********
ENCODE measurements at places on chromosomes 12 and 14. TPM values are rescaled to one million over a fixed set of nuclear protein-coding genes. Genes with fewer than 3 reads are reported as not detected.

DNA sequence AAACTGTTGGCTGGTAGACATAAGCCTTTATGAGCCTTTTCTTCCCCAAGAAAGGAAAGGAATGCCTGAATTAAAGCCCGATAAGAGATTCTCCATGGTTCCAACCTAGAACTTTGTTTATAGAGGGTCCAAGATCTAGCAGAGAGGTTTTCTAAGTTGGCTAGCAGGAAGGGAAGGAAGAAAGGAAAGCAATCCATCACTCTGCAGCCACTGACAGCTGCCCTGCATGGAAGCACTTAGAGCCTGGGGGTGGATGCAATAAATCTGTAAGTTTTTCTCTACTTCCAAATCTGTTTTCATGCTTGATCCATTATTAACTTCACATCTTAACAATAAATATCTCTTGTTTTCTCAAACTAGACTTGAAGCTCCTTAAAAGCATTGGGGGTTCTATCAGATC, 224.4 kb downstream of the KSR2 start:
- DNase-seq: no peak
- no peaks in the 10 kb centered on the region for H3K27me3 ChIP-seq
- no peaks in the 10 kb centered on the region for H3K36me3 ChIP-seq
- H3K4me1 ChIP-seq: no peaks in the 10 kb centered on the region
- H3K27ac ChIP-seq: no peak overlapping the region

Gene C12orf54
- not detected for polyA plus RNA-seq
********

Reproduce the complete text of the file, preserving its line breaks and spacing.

ENCODE measurements at places on chromosomes 12 and 14. TPM values are rescaled to one million over a fixed set of nuclear protein-coding genes. Genes with fewer than 3 reads are reported as not detected.

DNA sequence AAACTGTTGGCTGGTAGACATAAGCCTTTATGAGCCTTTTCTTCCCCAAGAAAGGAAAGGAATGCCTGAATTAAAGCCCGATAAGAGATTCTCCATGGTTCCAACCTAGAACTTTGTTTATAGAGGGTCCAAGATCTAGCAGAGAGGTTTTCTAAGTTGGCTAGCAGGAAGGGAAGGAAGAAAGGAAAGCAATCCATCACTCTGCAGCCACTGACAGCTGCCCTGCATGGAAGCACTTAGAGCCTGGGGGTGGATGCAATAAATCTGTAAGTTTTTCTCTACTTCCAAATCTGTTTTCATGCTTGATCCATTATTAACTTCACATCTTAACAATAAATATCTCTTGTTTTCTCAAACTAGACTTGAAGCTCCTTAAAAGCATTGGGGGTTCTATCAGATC, 224.4 kb downstream of the KSR2 start:
- DNase-seq: no peak
- no peaks in the 10 kb centered on the region for H3K27me3 ChIP-seq
- no peaks in the 10 kb centered on the region for H3K36me3 ChIP-seq
- H3K4me1 ChIP-seq: no peaks in the 10 kb centered on the region
- H3K27ac ChIP-seq: no peak overlapping the region

Gene C12orf54
- not detected for polyA plus RNA-seq